Refrigerant vs Desiccant Air Dryers
Why You Need a Dryer on Your Compressor
If you are in the process of purchasing a compressor for your plant, auto body shop, or wood working facility you will want to evaluate the way you remove moisture from your compressed air. Moisture is a natural by product of using an air compressor that when not removed from your compressed air will create a multitude of problems including ruining air tools and causing finish defects in your paint. Two of the most common options to remove moisture from compressed air include a refrigerant dryer or a desiccant dryer. Both units have positives and negatives, the intent of this article is to cover the benefits, drawbacks, and ways each unit works.
How a Refrigerant Dryer Works
Refrigerant dryers cool the air through a series of steps. Air is first brought into the dryer through a heat exchanger which is partially cooled by the refrigerant air in the system. Air then enters the dryer and is further cooled to 38 degrees Fahrenheit by liquid coolant. The air then exits the dryer through another heat exchanger where it leaves through your piped air.
Refrigerant Dryer Pros
- Affordable – A standard Refrigerant Air Dryer can be sufficient for a large majority of industrial plant applications and if further air purification is needed you can always add an independent desiccant dryer prior to any critical applications (like in a paint booth or prior to a sandblasting application).
- Effective – A refrigerant dryer will remove most moisture but will not drop the air below the dew point leaving water vapor still present in the compressed air.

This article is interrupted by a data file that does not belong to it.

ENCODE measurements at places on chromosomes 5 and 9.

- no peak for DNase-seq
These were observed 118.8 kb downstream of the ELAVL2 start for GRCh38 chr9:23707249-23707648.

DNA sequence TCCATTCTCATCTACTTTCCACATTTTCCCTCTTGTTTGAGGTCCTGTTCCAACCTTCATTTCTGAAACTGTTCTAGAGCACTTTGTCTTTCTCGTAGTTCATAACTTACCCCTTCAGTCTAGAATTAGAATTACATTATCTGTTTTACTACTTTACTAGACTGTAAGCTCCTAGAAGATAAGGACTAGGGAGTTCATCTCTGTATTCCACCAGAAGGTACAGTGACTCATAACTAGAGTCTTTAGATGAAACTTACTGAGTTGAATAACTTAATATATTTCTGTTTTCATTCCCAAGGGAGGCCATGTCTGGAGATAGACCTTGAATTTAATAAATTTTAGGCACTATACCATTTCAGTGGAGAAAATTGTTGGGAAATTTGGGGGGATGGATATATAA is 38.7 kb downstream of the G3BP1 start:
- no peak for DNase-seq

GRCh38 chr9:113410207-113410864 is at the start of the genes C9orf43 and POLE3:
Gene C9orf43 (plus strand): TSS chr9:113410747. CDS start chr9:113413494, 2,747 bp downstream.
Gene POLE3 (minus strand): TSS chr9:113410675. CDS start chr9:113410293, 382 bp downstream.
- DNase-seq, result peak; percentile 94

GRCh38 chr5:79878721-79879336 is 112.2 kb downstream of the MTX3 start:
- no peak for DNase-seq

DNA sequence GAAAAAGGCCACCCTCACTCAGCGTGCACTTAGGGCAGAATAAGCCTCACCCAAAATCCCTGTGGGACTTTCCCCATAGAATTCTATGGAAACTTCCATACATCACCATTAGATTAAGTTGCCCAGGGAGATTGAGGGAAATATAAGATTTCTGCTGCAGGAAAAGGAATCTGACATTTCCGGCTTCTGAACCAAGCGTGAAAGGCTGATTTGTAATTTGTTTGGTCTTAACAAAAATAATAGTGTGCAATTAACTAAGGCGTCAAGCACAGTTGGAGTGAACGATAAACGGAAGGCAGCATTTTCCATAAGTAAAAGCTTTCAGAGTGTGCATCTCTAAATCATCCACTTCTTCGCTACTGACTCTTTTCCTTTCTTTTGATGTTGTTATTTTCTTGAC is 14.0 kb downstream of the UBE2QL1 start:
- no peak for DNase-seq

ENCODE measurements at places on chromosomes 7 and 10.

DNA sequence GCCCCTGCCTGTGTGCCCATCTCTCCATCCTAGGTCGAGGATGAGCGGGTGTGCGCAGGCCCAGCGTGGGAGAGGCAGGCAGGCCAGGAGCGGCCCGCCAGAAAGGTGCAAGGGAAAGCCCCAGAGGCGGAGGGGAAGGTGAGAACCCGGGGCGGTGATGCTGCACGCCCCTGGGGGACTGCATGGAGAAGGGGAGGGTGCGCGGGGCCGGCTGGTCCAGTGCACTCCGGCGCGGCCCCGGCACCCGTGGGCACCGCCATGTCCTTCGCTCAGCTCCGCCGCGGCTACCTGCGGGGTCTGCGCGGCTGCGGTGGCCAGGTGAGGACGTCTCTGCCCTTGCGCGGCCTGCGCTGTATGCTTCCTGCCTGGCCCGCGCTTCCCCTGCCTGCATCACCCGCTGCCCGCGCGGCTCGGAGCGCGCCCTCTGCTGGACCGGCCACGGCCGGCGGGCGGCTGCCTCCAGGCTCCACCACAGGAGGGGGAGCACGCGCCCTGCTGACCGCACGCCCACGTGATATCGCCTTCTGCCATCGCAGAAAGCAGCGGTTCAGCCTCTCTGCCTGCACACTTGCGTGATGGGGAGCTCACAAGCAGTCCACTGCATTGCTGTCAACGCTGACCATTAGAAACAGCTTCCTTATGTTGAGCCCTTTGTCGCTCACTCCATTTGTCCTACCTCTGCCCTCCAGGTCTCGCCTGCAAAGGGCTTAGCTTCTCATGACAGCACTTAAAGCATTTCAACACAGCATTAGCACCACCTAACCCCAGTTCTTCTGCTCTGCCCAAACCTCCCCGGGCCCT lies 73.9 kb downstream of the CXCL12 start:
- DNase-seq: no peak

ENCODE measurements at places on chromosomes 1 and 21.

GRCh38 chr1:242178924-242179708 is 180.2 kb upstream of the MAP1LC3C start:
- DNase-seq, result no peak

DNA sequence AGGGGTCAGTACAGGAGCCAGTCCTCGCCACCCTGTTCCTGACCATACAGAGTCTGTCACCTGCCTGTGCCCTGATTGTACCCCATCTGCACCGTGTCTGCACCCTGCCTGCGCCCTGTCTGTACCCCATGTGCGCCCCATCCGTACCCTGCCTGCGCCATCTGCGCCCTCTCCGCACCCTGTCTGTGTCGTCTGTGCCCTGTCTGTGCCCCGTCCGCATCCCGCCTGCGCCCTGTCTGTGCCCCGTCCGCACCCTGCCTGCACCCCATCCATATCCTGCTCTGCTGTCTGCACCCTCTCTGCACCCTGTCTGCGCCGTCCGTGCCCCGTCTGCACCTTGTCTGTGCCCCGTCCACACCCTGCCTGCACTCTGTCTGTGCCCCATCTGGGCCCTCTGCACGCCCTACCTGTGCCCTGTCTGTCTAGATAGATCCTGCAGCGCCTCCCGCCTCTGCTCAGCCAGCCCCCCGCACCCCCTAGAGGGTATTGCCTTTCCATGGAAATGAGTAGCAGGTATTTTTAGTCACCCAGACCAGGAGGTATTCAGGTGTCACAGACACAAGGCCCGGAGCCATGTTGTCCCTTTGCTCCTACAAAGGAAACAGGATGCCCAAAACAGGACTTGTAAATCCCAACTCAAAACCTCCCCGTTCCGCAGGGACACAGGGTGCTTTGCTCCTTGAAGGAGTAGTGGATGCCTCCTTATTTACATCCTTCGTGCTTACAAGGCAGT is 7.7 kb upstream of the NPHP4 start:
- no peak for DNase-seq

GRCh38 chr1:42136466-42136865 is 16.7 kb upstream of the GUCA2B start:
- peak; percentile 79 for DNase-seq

- Not harmed by oil in the air stream – With desiccant dryers you often will need a way to separate oil prior to entering the desiccant dryer so that it doesn’t ruin the equipment
- Options to reduce operating costs – Cooling air requires a lot of electricity. In fact many people do not realize it but compressed air is often one of the largest expenses in your plant. Additionally, the refrigerant dryer’s can be a high cost. There are two kinds of air dryers on the market today cycling and non cycling. Cycling dryers will cost more at first but less to run (they adjust there use based on the air being produced by the compressor). Non Cycling dryers cost less to buy but will cost more in running costs as they do not adjust their cooling based on the compressors output.
Refrigerant Dryer Cons
- Does not adequately remove moisture for most paint applications and related pertinent applications
How a Desiccant Dryer Works
A desiccant dryer uses a media called desiccant to adsorb moisture in the compressed air. The systems used shortly after the compressor include regenerate desiccant dryers or single tower deliquescent dryers. The main difference between these two systems is that one can make use of the desiccant multiple times before replacement while the other will require routine maintenance. Within regenerative dryers their are some that use heat and some that don’t.
Regenerative Desiccant Dryer Pros
- Able to drop temperature anywhere from -40 to -100 degrees Fahrenheit allowing for removal of almost all vapor.
- Lower operating cost due to less replacement of desiccant
Regenerative Desiccant Dryer Cons
- High initial capital expense
- Must have oil filtered out prior to reaching the regenerative dryer
- Will have a larger pressure drop
Deliquescent Dryer Type Pros
- Lower initial cost
- Requires no electricity
- No moving parts
- Can be used in hazardous environments
- Can be installed outdoors
Deliquescent Dryer Cons
- Frequent maintenance of media needed
- Media could travel in your air pipe creating issues
- Desiccant must be refilled more regularly
- If you do not need air with all vapor removed for all your applications a refigerant dryer can be sufficient with the addition of desiccant dryers in important areas of your shop
- If you need all of your plants air to be suitable for critical applications you will want to evaluate a desiccant dryer for your compressed air.